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widespread protests after the 2004 murder in custody of an alleged militant called Manorama Devi in Manipur, the Indian government set up a five-member committee to review the AFSPA. The review committee submitted its report on June 6, 2005, recommending repeal of the act. In April 2007, a working group on Jammu and Kashmir appointed by the prime minister also recommended that the act be revoked. However, the cabinet has not acted on these recommendations because of opposition from the armed forces. There has long been international criticism of the AFSPA. Over 10 years ago, in 1997, the United Nations Human Rights Committee expressed concern over the “climate of impunity” provided by the act. Since then, the UN Special Reporter on extrajudicial, summary or arbitrary executions (2006), the Committee on the Elimination of Discrimination against Women (2007) and the Committee on the Elimination of Racial Discrimination (2007), have all called for an end to the AFSPA. Human Rights Watch said that the government should follow its own example when in 2004 the government of Prime Minister Manmohan Singh repealed the widely abused Prevention of Terrorism Act (POTA). POTA was enacted soon after the September 11, 2001 attacks on the United States and allowed security agencies to hold suspects for up to 180 days without charges. In practice, the law was often used against marginalized communities such as Dalits (so-called “untouchables”), indigenous groups, Muslims, and the political opposition. “The Indian government acted with principle when it repealed the
controversial Prevention of Terrorism Act,” said Ganguly. “It must display the same courage now in repealing AFSPA.”
(d) According to the reports of Amnesty International regarding the AFSPA, imposed in North-Eastern States in the year 1958 and subsequently in Jammu and Kashmir in 1990, it has proved counter-productive and increased alienation of the people to alarming levels. Even when it is being admitted in subtle voice that AFSPA has worsened the situation instead of improving, few efforts are being made to review the same.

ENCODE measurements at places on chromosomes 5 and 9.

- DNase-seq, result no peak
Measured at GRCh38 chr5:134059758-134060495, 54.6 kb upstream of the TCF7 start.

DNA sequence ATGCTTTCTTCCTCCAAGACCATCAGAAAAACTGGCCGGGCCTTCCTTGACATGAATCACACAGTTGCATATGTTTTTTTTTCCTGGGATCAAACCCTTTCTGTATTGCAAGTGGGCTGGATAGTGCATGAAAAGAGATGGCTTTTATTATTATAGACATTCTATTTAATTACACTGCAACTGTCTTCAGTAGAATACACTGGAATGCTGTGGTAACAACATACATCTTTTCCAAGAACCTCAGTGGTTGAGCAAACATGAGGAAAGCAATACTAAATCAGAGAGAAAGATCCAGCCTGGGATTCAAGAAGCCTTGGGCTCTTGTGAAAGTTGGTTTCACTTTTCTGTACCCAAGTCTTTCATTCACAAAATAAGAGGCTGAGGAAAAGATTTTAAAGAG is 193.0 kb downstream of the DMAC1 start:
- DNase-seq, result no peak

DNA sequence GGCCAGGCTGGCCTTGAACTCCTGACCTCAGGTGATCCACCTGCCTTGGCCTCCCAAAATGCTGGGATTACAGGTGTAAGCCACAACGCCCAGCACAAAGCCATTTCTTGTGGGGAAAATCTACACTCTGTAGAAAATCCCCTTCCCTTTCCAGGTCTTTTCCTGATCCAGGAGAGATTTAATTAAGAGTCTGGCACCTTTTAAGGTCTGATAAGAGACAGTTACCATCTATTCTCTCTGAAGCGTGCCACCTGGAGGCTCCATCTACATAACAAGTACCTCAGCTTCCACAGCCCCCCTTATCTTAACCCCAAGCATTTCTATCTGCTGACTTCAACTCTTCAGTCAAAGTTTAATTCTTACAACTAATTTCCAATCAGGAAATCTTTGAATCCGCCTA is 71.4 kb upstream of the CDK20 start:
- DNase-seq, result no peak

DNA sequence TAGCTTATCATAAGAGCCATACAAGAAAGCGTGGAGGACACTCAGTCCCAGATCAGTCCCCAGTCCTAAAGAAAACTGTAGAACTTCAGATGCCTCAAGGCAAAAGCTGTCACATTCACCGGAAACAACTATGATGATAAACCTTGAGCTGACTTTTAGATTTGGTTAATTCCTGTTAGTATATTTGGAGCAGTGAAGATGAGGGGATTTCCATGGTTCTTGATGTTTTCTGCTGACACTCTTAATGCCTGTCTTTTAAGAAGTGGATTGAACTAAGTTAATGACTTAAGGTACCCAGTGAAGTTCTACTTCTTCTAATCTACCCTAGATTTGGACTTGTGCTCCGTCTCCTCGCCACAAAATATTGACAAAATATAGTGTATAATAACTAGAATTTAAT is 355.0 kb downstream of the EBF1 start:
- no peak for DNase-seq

(e) Human Rights organizations have been reportedly saying that application of laws like the AFSPA has generated a feeling of alienation among the locals against the armed forces. They suggest that a situation of internal disturbance involving the local population requires a different approach suggesting that involvement of armed forces in handling such a situation brings them in confrontation with their own people.
(f) Removal of AFSPA from J&K is a contentious issue as the Central Government, State Government and Indian Armed Forces are divided on the issue. The top political leaders in Kashmir are demanding the withdrawal of AFSPA because there have been accusations that the Armed Forces have misused the powers and have committed human rights violation in the garb of
collateral damage during anti-militancy operations. The State Government has further suggested that the Act should be diluted or removed from the parts of J&K. The Home Ministry also wants the Act to be removed from the parts of the state where the militancy related violence has reduced. In a seminar on Kashmir on Jan 14 at the Jamia Millia University, Delhi, the Home Secretary of India Shri G k Pillai made the following statement, “Why can’t the State Government take a decision, take a leap of faith and notify all the J&K or parts of it are not disturbed now? The AFSPA applies to the areas which the State Government notifies as disturbed. If the area is no longer disturbed, the AFSPA doesn’t apply”.  But the Defence Ministry is opposed to this idea because it feels that the Act is a “necessary blanket” which the Indian Armed Forces require to fight militancy.
The Armed Forces Special Powers Act is applicable in ‘disturbed areas’ which are notified by the Central and State governments from time to time. It provides certain powers to the security personnel’s while working in these areas. But the Act is highly controversial in nature and is in the limelight since its inception. It is applicable to all the security personnel’s operating in the same area. But the understanding of such legal aspects is different amongst the various forces. A proper synergy between the various security agencies will help in better understanding of such legal issues.